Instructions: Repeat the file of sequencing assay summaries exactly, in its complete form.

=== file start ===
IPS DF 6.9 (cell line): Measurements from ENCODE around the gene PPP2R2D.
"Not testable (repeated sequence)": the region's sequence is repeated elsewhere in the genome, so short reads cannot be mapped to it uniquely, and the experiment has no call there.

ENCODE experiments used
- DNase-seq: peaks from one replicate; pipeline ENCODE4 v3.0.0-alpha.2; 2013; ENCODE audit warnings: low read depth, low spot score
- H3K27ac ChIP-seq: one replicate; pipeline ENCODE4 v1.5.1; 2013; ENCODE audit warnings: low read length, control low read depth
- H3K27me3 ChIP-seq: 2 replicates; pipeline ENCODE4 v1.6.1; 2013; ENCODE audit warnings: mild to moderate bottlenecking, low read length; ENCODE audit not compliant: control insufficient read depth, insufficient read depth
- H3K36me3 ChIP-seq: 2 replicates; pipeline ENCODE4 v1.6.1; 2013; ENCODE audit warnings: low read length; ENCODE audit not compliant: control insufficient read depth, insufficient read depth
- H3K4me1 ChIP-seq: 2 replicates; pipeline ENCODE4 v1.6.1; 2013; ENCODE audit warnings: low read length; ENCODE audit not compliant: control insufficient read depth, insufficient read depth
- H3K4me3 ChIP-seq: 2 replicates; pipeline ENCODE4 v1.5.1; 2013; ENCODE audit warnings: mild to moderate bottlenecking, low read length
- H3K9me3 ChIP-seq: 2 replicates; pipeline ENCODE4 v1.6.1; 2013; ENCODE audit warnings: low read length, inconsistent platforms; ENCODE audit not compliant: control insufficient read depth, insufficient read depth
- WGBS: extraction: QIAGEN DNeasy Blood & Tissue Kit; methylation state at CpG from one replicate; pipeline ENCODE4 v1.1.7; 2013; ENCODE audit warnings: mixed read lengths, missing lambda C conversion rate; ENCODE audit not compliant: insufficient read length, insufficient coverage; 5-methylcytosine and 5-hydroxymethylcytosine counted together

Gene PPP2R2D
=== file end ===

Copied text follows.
IPS DF 6.9 (cell line): Measurements from ENCODE around the gene PPP2R2D.
"Not testable (repeated sequence)": the region's sequence is repeated elsewhere in the genome, so short reads cannot be mapped to it uniquely, and the experiment has no call there.

ENCODE experiments used
- DNase-seq: peaks from one replicate; pipeline ENCODE4 v3.0.0-alpha.2; 2013; ENCODE audit warnings: low read depth, low spot score
- H3K27ac ChIP-seq: one replicate; pipeline ENCODE4 v1.5.1; 2013; ENCODE audit warnings: low read length, control low read depth
- H3K27me3 ChIP-seq: 2 replicates; pipeline ENCODE4 v1.6.1; 2013; ENCODE audit warnings: mild to moderate bottlenecking, low read length; ENCODE audit not compliant: control insufficient read depth, insufficient read depth
- H3K36me3 ChIP-seq: 2 replicates; pipeline ENCODE4 v1.6.1; 2013; ENCODE audit warnings: low read length; ENCODE audit not compliant: control insufficient read depth, insufficient read depth
- H3K4me1 ChIP-seq: 2 replicates; pipeline ENCODE4 v1.6.1; 2013; ENCODE audit warnings: low read length; ENCODE audit not compliant: control insufficient read depth, insufficient read depth
- H3K4me3 ChIP-seq: 2 replicates; pipeline ENCODE4 v1.5.1; 2013; ENCODE audit warnings: mild to moderate bottlenecking, low read length
- H3K9me3 ChIP-seq: 2 replicates; pipeline ENCODE4 v1.6.1; 2013; ENCODE audit warnings: low read length, inconsistent platforms; ENCODE audit not compliant: control insufficient read depth, insufficient read depth
- WGBS: extraction: QIAGEN DNeasy Blood & Tissue Kit; methylation state at CpG from one replicate; pipeline ENCODE4 v1.1.7; 2013; ENCODE audit warnings: mixed read lengths, missing lambda C conversion rate; ENCODE audit not compliant: insufficient read length, insufficient coverage; 5-methylcytosine and 5-hydroxymethylcytosine counted together

Gene PPP2R2D